The 65,000-square-foot (6,039-square-metre) expansion will add new lobby space, backstage space and educational facilities to the historic building in St Louis, Missouri.
Snøhetta is managing both the structural and landscape architecture for the addition to the home of the second-oldest orchestra in the United States.
“Drawing on the spatial language of historic concert halls and the instruments within, the new entry is shaped as a series of canted shells assembled from raked masonry units, creating a front-of-house addition defined by simple inclined surfaces and arched openings inspired by the musicality of the historic building and its program,” said Snøhetta.
The entrance will have a grainy brick facade that will wrap around the current 1920s brick-and-stone structure. The addition will be shorter than the current building and decrease in height as it wraps around the building.
“The scalloped walls of the new front-of-house building, as well as the eastern addition’s exterior, are clad in light-coloured brick echoing Powell Hall’s ornamental terracotta,” said Takeshi Tornier, project leader for Snøhetta.
Where the new structure meets the old will be a pane of vertical glass, which the architects call a “glass ribbon”, that corresponds with the paned, vertical glazing on Powell Hall’s face.
A glazed archway will serve as the primary entrance to the lobby. Through this entrance, a spiral staircase will take visitors into the multiple levels of the concert hall.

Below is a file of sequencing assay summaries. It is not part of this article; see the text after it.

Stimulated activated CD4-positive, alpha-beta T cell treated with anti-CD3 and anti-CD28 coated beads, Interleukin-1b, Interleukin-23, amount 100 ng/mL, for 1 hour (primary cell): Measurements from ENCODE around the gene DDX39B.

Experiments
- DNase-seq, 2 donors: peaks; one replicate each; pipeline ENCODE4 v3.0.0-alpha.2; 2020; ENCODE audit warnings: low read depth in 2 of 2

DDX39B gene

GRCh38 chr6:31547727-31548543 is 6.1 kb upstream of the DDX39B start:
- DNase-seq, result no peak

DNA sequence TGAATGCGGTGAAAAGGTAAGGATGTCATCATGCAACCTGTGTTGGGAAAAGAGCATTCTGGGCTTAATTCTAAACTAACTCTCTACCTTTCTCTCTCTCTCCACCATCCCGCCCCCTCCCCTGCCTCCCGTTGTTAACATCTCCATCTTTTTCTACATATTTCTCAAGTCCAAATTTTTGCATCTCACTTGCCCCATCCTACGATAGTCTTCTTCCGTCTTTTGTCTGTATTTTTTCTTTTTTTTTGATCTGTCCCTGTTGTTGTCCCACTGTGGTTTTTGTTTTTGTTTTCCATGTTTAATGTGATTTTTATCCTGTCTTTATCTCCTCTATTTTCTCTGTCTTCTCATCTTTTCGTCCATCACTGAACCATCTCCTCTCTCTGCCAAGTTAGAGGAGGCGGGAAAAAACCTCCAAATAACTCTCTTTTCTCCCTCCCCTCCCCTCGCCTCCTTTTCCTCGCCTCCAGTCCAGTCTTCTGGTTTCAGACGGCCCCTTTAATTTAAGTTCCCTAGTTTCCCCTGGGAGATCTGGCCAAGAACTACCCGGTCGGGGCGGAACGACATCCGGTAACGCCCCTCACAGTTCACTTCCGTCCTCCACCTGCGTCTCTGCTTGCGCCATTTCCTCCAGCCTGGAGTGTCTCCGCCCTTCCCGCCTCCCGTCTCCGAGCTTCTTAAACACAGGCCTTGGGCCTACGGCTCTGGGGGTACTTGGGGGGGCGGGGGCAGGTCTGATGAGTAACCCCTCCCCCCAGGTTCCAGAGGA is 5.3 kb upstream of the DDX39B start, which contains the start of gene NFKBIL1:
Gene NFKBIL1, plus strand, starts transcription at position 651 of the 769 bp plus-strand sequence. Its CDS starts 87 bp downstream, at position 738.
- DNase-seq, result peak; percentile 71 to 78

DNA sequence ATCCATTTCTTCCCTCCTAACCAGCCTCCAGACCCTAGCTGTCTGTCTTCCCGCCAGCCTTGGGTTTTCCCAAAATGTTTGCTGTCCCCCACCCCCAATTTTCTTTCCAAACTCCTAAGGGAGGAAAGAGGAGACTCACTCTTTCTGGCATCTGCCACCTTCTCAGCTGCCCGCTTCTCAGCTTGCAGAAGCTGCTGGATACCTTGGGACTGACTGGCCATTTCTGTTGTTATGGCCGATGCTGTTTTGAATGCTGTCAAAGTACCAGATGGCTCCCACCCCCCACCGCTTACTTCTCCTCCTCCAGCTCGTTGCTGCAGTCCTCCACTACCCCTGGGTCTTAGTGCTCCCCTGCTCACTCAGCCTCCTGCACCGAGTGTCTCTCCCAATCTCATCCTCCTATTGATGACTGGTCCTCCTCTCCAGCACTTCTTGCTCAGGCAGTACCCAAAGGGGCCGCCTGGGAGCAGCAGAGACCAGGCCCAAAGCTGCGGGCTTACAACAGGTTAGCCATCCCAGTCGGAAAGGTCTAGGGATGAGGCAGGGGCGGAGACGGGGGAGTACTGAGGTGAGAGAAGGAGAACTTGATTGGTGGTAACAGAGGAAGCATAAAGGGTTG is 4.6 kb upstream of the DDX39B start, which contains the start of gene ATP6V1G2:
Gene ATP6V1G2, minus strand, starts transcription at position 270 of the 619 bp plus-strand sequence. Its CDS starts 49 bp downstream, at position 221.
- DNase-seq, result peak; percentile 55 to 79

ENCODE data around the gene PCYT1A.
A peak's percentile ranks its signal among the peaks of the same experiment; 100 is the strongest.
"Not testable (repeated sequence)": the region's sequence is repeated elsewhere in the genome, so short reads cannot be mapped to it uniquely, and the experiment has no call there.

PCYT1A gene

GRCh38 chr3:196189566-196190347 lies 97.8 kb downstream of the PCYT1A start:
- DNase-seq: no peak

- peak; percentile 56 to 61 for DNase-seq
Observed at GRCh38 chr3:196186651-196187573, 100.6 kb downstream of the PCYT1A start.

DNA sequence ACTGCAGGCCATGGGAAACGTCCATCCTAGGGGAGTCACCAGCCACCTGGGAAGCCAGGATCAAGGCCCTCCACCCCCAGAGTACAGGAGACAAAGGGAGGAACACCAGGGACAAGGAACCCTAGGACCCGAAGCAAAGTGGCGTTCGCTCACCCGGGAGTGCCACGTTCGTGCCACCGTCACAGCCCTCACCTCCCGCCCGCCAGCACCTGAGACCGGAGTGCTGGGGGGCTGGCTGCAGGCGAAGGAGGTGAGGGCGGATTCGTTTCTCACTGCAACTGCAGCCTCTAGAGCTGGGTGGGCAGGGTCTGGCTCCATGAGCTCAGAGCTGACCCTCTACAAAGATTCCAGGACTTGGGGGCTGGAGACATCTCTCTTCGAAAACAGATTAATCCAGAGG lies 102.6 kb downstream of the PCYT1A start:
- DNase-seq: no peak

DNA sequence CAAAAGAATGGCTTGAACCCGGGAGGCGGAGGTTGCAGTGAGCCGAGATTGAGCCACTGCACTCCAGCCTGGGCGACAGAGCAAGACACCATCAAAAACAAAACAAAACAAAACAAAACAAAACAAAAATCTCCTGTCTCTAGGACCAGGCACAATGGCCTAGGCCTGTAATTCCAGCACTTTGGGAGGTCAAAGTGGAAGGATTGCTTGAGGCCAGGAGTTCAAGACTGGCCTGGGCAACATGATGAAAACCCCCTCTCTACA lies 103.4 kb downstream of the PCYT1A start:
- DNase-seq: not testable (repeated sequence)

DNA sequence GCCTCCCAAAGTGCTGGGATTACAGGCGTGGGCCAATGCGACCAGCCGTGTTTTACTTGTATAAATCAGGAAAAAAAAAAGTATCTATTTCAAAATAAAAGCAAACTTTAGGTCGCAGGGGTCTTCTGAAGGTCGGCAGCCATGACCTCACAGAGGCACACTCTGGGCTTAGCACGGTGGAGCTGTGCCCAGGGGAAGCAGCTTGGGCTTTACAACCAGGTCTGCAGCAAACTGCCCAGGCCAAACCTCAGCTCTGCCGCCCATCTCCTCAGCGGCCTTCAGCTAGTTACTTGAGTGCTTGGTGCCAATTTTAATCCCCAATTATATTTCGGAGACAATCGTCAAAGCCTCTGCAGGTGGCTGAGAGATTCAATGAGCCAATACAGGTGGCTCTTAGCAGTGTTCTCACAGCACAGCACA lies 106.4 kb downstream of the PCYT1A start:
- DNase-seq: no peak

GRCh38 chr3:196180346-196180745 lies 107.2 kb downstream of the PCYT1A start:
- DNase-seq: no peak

Within the lobby, the staircase will branch out onto mezzanines that look over the volume and out through the glazing of the arch into the outdoor plaza.
The plaza will replace an existing parking lot on the corner of Grand Boulevard and Samuel Shepard Drive.
With multiple pathways through the plaza into the hall, the space will be a way for the public to gather and for the concert experience to extend outside, according to the architects.
“Inspired by the music created and performed within the building, the site design works to create light and lyrical entry groves that frame the new addition,” said Tornier.
The structure is set to be completed in 2025, in time for Powell Hall’s centennial.
Snøhetta was founded in 1989 in Oslo and now has offices internationally. Its recent projects in the United States include an extension to Dartmouth’s Hopkins Center for the Arts as well as a curved glass research centre for Ford in Dearborn.
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